Sunday, October 7, 2012
Security helps avoid common omissions and errors in business operations
A flash crash at the National Stock Exchange in India, brought down the Nifty (stock index) by 15.5%, and shut down the exchange for a short period of time. Circuit breakers were triggered after a trader erroneously mistyped a single large order into the system - interchanging the number of shares to be sold with the value of the trade. The incident exposed two types of systemic failures – the inability to prevent erroneous trade entries of abnormally large magnitude by traders, and the failure of processes, software and systems of the exchange to swiftly freeze trade and shut down the market, once the market volatility threshold of 10% was breached.
Most believe that the definition of “Security” in Information Security is only restricted to the set of measures an organization uses to protect against malicious activities of external agents and company employees. But, this is partly true – information security ensures not only the confidentiality, integrity and availability of information; against external threats but also from mistakes, errors, and faulty process and system design.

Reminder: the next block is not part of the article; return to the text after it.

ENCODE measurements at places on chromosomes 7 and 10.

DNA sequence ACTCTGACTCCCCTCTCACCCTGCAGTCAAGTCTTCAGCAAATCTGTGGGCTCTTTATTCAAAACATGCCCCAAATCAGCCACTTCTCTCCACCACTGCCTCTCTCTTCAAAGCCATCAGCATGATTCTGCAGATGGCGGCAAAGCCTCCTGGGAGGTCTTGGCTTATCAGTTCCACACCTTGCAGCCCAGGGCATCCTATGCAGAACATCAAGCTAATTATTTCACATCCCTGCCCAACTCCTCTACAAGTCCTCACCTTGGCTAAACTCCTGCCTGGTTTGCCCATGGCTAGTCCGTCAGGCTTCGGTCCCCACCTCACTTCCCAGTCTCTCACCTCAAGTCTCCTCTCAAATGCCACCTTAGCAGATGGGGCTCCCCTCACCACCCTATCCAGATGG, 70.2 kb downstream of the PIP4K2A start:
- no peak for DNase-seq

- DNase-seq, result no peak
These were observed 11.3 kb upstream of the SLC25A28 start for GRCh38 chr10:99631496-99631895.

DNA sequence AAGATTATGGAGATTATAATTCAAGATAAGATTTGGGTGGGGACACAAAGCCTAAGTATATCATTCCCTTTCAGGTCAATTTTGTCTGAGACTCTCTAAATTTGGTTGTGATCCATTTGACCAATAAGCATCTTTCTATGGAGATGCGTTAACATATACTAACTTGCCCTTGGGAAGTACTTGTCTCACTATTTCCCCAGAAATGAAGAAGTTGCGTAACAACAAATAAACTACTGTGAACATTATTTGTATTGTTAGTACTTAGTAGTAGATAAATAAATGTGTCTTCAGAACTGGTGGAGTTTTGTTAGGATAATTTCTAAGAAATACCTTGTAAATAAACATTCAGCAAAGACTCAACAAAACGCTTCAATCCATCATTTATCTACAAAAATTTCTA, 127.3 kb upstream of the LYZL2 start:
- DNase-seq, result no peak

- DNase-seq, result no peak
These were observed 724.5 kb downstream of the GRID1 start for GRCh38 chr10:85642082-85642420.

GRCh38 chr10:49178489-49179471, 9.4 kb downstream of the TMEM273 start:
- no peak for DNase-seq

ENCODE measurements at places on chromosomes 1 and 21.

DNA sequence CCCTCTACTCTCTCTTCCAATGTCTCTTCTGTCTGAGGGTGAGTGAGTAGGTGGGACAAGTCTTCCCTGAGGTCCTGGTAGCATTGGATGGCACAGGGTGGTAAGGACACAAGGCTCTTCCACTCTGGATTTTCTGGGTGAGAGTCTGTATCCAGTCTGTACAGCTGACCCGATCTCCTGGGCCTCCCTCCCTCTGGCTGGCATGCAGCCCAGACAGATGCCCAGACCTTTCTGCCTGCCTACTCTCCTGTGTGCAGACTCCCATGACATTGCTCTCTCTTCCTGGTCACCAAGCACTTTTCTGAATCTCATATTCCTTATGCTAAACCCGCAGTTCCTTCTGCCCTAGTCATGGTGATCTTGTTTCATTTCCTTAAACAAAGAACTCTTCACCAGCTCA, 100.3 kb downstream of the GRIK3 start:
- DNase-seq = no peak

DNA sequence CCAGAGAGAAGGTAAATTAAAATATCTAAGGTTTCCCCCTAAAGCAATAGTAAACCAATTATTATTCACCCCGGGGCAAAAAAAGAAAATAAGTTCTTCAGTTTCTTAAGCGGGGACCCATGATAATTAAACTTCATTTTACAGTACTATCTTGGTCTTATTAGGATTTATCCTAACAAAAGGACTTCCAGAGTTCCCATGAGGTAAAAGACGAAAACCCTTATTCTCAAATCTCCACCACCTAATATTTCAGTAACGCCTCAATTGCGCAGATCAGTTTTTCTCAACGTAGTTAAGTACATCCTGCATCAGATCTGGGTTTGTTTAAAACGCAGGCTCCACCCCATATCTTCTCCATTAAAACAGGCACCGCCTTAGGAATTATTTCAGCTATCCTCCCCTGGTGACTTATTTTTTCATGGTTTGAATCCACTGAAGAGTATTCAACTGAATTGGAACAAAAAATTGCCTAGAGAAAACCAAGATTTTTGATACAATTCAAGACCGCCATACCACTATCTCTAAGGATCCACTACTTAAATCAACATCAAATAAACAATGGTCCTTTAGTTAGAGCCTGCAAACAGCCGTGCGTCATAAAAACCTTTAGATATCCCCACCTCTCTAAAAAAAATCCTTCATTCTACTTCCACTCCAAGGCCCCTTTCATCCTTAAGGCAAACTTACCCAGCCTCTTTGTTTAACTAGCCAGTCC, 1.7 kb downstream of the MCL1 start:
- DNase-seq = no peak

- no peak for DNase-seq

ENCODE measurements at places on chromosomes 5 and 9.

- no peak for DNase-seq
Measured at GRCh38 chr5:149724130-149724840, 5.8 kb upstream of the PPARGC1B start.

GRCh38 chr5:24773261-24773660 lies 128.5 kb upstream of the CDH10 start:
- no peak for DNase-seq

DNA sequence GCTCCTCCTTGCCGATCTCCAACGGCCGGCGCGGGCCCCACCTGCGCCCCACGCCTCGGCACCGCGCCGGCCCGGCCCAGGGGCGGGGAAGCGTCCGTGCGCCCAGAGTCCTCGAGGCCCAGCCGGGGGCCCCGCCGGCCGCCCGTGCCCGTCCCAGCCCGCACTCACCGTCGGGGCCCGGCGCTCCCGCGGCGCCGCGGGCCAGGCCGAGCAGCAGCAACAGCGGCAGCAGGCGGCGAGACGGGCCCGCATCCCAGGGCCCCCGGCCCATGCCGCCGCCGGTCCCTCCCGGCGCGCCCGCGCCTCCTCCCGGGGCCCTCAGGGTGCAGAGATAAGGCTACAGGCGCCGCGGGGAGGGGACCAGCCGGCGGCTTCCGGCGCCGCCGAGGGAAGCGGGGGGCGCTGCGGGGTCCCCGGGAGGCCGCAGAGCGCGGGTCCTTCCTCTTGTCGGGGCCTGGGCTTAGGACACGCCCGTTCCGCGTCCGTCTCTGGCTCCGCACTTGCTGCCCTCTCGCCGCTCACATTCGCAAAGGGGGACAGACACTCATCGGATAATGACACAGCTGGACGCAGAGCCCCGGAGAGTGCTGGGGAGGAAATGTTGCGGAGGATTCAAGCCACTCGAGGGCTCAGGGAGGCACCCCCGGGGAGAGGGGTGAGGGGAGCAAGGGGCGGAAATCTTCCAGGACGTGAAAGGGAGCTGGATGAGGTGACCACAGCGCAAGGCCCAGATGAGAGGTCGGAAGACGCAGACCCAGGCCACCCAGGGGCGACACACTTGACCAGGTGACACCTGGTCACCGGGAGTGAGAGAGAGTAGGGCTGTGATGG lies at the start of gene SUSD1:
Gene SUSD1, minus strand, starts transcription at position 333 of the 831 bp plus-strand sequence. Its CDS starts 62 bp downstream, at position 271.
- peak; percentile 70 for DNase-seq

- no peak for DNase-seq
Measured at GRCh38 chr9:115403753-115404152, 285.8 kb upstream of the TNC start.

A good security plan and its implementation will always take into account all the potential misuse scenarios’ which have a harmful effect to an organizations reputation, assets or compliance mandates. In layman’s terms- actions both malicious and inadvertent that endangers a business.
Most data breaches are due to simple acts of omission such as technical misconfigurations by system administrators, use of default passwords and inadequate operational checks and balances. Security, if well thought off and implemented can prove to be a lifesaver by reducing the occurrence of operational risks in an organization’s day to day operations.
The trading firm, in the above incident had to purchase the shares back at higher prices to stay in business. The cost to the company amounted to 50% of its net worth. Had the firm put in place relevant checks and balances to validate large trades, before they were keyed in the system by traders, they would have been spared the financial loss.
On a different note, a similar situation could have been arisen, if a malicious hacker or disgruntled informed employee misused the system to crash the exchange with the execution of a single large trade. An experienced security professional would have brought in this perspective through a “misuse” scenario while designing or reviewing the design of trading processes and software, and recommended preventive controls.